DAQRI is rumored for a late-2016 release.

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Now that we’ve got the helmets, goggles and/or sunglasses for your future jobsites, let’s talk about sensory wearable devices that can sense changes in environmental or human condition.

SMART WATCHES & HEALTH TRACKERS: If you haven’t heard of the Apple Watch by now, I would like to know under which rock you live because it must be an amazing spot. Smart watches are more fad than functionality as of now, but I imagine they will keep absorbing the functionalities of our everyday devices to become the ultimate hands-free, wrist dashboard. All in favor of ditching phones and laptops for something that computes automatically, intuitively and weighs quite a bit less? I thought so.

Microsoft Band: Current favorite.

Microsoft Band: Current favorite.

Health bands like the FitBit can also track worker heart rate, perspiration, temperature, and activity. Our current favorite for the job site is actually Microsoft Band because of its advanced sensor array and lower cost. Going one step further, the Myo armband can use that activity to manipulate the environment around it or to interact with smart glasses. Add in iBeacons around the job site and you’ve got environmental conditions and worker locations that can provide feedback indoors and in other areas if GPS falters.

SAFETY VESTS: Like DAQRI, technology innovators are researching how to improve the items that workers already wear instead of adding more to their work ensemble. At Virginia Tech, researchers are working on a safety vest for highway workers that alerts them of moving objects (like a confused car) approaching and can also adjust the volume of the alerts based on the noise already on the site. They’re also researching other ways to provide feedback and communicate job site conditions to those wearing the vest, through touch sensors or, for example, shrinking the cuff on the sleeves.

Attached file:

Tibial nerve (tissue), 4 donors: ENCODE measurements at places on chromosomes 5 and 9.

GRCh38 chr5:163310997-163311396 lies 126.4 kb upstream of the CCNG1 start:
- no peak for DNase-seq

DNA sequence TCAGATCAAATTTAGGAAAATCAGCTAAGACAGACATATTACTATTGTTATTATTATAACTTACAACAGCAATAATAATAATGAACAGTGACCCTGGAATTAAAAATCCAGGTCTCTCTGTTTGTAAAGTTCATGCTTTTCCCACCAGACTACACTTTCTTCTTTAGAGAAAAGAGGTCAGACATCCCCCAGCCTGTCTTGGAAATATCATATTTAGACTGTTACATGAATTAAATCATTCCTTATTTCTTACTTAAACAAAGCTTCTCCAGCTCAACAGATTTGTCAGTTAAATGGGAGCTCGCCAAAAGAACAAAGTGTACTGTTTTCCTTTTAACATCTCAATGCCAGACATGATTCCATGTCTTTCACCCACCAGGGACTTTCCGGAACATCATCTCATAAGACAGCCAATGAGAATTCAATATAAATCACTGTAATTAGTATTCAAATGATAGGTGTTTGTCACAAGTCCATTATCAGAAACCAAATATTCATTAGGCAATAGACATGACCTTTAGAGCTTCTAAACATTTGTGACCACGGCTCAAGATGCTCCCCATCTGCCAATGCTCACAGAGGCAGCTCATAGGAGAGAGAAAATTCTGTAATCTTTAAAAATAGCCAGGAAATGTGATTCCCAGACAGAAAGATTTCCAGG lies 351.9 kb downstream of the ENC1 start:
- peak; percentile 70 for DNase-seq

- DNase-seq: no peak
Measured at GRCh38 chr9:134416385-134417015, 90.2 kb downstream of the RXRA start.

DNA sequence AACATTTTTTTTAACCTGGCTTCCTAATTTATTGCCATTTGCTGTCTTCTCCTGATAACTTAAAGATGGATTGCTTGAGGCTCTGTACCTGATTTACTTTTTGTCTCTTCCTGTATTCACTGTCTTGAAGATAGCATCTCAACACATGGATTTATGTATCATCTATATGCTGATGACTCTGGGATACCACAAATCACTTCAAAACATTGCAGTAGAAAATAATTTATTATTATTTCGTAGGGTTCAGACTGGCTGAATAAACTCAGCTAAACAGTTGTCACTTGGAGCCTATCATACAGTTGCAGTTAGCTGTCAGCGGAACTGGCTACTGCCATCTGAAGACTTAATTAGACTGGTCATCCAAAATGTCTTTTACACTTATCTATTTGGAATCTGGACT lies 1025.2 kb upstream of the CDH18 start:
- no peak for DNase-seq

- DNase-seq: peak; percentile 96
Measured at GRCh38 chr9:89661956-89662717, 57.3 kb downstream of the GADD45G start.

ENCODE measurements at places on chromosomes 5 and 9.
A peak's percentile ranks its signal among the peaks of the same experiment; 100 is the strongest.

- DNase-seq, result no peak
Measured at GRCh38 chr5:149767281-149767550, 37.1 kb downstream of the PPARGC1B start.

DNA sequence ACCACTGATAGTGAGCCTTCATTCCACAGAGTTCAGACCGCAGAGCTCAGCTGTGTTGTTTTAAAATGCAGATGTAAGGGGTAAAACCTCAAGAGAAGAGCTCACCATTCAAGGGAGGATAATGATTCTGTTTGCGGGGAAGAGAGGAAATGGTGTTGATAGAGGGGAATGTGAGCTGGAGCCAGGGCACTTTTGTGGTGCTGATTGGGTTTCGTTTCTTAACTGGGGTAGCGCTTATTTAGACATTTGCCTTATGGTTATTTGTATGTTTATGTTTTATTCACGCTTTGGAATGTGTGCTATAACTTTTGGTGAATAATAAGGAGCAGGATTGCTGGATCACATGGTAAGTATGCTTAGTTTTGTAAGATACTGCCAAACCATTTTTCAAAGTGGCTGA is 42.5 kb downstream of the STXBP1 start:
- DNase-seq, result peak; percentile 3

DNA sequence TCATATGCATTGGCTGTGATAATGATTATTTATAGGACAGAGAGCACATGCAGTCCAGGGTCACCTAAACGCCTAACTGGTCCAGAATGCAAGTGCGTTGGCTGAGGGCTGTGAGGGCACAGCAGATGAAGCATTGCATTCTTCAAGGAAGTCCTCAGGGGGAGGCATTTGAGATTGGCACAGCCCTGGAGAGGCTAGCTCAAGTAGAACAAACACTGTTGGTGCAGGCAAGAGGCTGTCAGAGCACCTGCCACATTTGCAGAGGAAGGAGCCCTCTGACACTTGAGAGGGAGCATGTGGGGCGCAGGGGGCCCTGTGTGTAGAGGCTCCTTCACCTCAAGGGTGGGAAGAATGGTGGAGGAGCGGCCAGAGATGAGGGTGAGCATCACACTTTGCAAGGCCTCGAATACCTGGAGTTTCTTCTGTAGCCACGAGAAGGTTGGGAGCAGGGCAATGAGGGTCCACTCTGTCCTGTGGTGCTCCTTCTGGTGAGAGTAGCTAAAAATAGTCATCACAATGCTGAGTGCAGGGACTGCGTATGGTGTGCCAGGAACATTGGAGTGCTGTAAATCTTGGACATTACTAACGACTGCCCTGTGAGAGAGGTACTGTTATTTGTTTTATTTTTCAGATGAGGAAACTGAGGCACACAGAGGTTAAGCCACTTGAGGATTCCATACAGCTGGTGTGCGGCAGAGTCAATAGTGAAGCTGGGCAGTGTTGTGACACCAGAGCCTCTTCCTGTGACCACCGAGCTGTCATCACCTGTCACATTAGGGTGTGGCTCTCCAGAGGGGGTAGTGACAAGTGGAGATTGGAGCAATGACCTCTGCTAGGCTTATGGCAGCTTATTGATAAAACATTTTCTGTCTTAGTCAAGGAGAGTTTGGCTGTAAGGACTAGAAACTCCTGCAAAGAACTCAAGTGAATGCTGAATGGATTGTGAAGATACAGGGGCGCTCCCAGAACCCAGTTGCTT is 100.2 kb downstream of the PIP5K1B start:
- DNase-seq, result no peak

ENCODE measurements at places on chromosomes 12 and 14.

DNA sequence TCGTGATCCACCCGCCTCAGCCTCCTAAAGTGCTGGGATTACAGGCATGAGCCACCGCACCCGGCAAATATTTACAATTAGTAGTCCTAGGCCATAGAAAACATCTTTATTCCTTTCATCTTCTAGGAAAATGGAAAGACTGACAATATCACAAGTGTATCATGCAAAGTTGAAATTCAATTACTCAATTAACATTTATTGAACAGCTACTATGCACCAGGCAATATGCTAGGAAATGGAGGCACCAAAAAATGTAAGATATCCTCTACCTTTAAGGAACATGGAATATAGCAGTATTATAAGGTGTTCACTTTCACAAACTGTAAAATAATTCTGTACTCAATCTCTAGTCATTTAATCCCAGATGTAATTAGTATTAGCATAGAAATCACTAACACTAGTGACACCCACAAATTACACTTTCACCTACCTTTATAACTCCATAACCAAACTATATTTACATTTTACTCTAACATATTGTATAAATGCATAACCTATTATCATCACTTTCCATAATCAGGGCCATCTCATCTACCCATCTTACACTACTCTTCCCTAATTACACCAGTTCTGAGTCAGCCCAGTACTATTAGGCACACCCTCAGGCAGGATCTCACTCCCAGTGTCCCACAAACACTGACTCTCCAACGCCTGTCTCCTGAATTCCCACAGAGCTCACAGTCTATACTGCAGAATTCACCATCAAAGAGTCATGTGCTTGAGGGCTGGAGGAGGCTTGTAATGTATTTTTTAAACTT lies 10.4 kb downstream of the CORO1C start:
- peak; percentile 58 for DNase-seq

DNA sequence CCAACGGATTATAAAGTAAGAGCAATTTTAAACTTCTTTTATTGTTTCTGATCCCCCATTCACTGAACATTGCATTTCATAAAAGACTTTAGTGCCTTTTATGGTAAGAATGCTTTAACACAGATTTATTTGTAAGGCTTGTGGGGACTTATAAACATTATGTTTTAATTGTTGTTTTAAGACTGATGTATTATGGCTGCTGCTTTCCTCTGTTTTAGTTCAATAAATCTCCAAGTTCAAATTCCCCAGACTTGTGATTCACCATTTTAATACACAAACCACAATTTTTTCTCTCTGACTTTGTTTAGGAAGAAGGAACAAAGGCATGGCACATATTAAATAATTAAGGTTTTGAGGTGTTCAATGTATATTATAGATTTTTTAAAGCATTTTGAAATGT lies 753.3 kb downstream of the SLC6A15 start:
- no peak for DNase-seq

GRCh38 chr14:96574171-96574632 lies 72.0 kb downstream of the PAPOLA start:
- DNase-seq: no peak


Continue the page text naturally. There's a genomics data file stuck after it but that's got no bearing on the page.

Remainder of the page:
Vests of the future could also monitor a worker’s conditions like a health tracker, checking body temperature, perspiration, heart rate, etc. Consider this: What if they even incorporated structure sensor technology from solutions like Google’s Project Tango so that smart vest wearers can also orient themselves within the jobsite? (Need that DAQRI helmet so your head stops exploding?)

Those are just a few of the solutions that get me and my JBK Labs R&D team excited about the future. In my next blog, we’ll cover tactical wearable devices --like exoskeletons-- that are less about providing visual enhancement or sensory feedback and more about helping workers to perform physical actions.

What other wearable technologies are you hearing about? Which ones are your company experimenting with? I encourage you all to tinker, whether at work or on your own, and to stay up-to-date on what’s available and what’s coming. Don’t be the one with a bike helmet on a job site full of DAQRIs.

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Based in Bryan/College Station TX, the author is CEO of JBKnowledge Inc., a founding member of the Construction Open Software Alliance, an acclaimed speaker and technologist, and a consultant to AGCCFMA, and the MCAA.